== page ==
When it comes to direct repeat purchasing, it can be very difficult to measure the influence of social actions. For example, the technology required to track from the web to an app is limited and can be cumbersome for users, but we do know that the social feed for our app client keeps the service ‘front of mind’ for consumers. Social media for the gifting company needs to help with repeat purchasing, and our campaigns and strategies reflect that goal. Coarsely, turn off social media and they see a gradual drop in repeat sales and new customer acquisition. Like the software company, we’ve had the gifting company as a client for three years now. The way the two clients gauge the value of our services though is very different.
Social media and financial success – cause or correlation?
The less measurable benefits of social media to a business are not limited to those with low acquisition costs. The software company is increasingly treated as an authority in their field because of the quality of the topical content we produce on their behalf. They have won numerous awards from Microsoft as the partner of the year, for example, and our strategy has helped target and attract a relevant audience with that goal in mind. Many colleagues of that organisation make reference to knowing that company through social media, and we see this time and again with our clients reporting such benefits heard at conferences and so forth. It would seem that the company’s influence and reach through social action are at least correlated with part of their success. They command a status as a ‘thought leader’. However, it remains impossible to ever really know the extent to which this success correlates with social media activities or is, in fact, causal.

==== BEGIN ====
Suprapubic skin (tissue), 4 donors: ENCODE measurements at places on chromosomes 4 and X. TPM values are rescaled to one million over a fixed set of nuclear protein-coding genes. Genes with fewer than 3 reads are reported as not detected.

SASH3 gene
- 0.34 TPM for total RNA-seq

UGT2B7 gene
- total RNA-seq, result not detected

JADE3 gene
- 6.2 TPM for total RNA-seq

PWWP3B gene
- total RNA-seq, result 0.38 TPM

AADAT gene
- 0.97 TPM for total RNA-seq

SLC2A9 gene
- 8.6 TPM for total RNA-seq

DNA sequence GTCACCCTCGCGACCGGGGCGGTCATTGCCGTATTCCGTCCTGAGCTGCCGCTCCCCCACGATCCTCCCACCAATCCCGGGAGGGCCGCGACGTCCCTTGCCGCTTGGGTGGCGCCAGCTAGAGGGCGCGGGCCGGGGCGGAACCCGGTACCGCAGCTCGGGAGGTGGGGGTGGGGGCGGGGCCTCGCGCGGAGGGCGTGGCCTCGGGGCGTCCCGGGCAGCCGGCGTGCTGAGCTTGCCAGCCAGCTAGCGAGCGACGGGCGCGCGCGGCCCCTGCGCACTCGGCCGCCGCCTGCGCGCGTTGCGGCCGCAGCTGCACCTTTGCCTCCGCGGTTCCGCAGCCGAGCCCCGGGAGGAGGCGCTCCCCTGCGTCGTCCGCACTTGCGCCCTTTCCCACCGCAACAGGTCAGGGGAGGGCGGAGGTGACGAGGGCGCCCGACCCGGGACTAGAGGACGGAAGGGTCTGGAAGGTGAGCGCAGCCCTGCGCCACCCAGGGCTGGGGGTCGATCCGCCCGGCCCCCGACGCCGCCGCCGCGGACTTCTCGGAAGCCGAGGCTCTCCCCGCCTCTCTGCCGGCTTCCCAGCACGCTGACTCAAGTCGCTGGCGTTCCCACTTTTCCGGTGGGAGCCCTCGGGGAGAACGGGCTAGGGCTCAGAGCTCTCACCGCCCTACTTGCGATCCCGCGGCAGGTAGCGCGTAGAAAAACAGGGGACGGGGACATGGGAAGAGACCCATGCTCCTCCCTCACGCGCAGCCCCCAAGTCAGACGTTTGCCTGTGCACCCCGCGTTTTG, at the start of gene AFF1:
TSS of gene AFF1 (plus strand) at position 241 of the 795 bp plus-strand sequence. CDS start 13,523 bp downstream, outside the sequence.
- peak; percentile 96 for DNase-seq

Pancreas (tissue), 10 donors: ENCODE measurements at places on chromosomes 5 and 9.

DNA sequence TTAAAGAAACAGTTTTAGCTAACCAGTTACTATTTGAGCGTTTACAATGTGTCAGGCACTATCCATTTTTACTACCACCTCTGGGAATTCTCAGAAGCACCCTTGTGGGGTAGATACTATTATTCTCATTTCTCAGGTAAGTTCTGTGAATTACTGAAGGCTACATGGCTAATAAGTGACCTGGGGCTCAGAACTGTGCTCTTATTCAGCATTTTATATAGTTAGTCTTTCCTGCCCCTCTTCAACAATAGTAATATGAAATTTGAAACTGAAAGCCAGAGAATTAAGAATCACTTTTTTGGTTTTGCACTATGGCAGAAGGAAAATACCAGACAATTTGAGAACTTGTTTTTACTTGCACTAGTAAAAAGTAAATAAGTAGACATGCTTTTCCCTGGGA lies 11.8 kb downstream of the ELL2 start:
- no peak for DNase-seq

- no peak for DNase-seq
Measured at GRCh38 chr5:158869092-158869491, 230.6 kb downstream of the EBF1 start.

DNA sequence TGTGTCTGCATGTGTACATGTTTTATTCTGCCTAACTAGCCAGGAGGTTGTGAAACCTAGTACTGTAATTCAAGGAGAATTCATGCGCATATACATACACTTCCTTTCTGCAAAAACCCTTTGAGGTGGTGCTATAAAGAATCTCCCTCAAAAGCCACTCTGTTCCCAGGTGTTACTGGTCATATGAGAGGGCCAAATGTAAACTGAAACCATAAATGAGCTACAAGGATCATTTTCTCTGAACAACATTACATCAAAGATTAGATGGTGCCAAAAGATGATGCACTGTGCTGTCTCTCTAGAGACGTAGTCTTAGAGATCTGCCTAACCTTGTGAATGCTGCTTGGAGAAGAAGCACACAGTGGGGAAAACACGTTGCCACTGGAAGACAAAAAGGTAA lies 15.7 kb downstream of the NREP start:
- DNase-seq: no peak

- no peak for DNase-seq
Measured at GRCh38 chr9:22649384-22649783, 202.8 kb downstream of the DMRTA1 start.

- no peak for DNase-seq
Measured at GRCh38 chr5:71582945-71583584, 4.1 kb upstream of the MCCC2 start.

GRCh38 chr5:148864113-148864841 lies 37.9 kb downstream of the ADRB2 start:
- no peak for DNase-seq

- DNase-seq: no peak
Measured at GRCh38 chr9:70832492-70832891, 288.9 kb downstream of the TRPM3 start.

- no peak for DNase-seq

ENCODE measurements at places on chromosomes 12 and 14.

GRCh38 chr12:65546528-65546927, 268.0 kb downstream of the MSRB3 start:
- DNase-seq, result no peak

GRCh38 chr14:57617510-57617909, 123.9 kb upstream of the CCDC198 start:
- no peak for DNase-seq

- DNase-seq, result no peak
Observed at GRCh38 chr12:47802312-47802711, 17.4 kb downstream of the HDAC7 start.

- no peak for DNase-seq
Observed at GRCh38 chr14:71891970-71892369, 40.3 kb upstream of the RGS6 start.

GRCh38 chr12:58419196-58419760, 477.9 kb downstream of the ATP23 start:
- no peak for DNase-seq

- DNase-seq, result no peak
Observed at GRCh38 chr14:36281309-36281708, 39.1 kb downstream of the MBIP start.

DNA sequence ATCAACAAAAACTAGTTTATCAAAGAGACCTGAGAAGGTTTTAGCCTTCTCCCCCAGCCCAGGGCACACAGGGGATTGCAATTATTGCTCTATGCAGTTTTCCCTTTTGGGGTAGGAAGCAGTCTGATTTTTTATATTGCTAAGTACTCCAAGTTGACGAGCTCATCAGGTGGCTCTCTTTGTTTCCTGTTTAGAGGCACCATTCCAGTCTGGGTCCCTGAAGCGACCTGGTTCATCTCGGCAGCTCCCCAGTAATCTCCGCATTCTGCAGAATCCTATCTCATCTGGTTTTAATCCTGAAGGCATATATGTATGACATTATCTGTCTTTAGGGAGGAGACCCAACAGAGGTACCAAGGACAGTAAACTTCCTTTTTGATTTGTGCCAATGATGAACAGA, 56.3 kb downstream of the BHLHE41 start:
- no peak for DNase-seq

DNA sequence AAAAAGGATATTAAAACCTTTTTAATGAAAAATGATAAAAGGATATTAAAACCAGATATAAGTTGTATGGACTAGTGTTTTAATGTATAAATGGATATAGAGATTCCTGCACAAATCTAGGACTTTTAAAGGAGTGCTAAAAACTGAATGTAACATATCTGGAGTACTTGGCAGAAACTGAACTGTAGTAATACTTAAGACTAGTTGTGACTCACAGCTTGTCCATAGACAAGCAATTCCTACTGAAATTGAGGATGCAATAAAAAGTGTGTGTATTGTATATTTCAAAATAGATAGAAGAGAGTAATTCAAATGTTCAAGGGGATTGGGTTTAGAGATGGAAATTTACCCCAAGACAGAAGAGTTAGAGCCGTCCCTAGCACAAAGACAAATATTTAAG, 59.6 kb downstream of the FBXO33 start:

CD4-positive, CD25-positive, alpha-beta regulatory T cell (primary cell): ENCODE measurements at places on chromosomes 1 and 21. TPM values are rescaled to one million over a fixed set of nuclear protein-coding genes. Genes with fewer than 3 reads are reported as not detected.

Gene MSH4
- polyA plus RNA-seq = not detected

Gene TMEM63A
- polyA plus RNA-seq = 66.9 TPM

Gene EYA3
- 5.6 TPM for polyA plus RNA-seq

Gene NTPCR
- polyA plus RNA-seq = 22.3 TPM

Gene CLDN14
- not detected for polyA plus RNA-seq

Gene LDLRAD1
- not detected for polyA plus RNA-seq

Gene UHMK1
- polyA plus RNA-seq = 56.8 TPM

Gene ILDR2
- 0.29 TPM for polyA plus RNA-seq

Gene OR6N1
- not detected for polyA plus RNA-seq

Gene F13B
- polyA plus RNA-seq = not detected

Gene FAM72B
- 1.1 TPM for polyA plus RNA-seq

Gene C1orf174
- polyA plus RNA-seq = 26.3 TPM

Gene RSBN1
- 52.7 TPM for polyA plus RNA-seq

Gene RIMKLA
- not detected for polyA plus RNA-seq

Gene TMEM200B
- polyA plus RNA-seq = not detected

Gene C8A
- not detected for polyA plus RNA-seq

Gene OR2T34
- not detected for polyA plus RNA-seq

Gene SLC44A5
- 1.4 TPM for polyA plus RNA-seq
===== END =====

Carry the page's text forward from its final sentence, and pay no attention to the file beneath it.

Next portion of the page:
Let’s look at another case study. A B2B fine wine company we act for often receives plaudits from their US winery clients on how well they present their wine. We see strong engagement from both the supplied restaurants and major stores. The fine wine company has also been with Thank Social for many years and is now recognised as a digital thought leader in their space. Their profits are growing, with hospitality and retail businesses now approaching them specifically because they demonstrate high online engagement from winery to final consumer. When possible, we facilitate social dialogue between restaurants and wineries stimulated through the wine company’s social channels. The value of serving as such a facilitator is impossible to measure in purely financial terms. It’s clear here that the types of behaviour associated with this social activity can be vital to the success of a brand, priceless even.
The scorecards are in…
So, who comes out on top in a ‘value of social media’ prize fight? After twelve rounds of slugging it out, we’re calling it a draw. Ultimately, the question of acquisition from social media comes down to the question of return on investment (ROI). Organic social media shouldn’t be considered as an advertising channel, and the cost of customer acquisition varies across organisations and clearly affects the capacity to gauge worth in purely financial terms. The value gained from becoming an authority in a field is often impossible to quantify, but there is a great deal of evidence to suggest such value can be vital to businesses across all sectors, whether B2C, B2B, or B2B2C. It seems that the value of social media to a brand is a complex question with no single or simple answer except that there is clearly value worthy of commercial investment. Value exists in both ‘hard’ immediate returns and ‘soft’, long term benefits. The key is tailoring a social media strategy to increase the potential for both.